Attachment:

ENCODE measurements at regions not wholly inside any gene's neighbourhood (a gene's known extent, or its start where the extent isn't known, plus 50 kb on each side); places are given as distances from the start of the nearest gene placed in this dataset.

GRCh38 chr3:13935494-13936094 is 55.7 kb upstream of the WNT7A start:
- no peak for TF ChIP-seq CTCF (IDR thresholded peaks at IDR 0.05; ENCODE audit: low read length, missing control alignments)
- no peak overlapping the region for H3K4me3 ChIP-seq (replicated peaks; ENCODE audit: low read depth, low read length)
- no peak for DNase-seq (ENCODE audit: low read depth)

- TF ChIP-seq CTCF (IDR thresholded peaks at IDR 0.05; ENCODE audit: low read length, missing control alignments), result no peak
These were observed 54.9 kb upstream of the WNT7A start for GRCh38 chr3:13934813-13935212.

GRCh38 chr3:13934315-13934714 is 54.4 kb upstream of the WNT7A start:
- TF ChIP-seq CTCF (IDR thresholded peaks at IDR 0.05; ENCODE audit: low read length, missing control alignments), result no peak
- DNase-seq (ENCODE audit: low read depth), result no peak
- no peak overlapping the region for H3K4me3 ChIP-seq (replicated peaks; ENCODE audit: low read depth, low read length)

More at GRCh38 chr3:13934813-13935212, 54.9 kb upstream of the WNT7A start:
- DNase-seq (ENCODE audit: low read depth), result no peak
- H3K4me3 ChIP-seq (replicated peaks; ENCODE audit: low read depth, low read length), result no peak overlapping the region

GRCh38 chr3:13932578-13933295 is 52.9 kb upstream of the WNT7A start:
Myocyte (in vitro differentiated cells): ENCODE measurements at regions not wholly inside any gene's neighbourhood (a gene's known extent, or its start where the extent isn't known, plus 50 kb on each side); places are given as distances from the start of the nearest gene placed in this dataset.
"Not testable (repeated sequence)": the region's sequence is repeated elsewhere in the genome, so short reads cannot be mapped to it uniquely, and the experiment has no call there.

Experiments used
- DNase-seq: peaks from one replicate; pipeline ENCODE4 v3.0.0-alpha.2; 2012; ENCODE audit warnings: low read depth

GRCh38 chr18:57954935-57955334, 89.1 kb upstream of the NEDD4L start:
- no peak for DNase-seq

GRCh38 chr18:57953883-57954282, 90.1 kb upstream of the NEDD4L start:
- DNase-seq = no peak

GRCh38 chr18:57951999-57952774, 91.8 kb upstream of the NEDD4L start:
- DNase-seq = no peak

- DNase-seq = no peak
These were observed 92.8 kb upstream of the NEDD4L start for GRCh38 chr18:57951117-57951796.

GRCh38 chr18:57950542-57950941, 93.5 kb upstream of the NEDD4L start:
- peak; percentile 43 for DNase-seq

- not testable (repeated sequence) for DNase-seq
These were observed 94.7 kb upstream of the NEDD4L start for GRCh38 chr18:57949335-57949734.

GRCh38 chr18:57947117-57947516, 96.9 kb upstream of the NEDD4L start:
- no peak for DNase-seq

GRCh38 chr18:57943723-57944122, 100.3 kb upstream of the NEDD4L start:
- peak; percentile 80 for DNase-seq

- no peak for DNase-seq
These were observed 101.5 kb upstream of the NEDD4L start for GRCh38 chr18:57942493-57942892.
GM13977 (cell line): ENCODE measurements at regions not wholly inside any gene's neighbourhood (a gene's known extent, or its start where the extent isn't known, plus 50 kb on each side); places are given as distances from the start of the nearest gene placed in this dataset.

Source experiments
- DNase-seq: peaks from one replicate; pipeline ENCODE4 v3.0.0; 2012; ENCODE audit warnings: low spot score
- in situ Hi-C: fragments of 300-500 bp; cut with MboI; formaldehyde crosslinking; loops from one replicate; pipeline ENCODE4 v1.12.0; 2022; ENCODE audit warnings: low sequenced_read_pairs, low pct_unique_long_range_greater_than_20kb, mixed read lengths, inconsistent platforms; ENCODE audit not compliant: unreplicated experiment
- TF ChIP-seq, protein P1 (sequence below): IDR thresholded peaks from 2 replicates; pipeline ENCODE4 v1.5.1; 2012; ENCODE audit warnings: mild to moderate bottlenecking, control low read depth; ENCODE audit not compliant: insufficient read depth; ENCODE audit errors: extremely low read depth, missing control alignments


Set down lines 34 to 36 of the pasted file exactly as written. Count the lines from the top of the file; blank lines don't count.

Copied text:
GRCh38 chr18:57943723-57944122, 100.3 kb upstream of the NEDD4L start:
- peak; percentile 80 for DNase-seq

- no peak for DNase-seq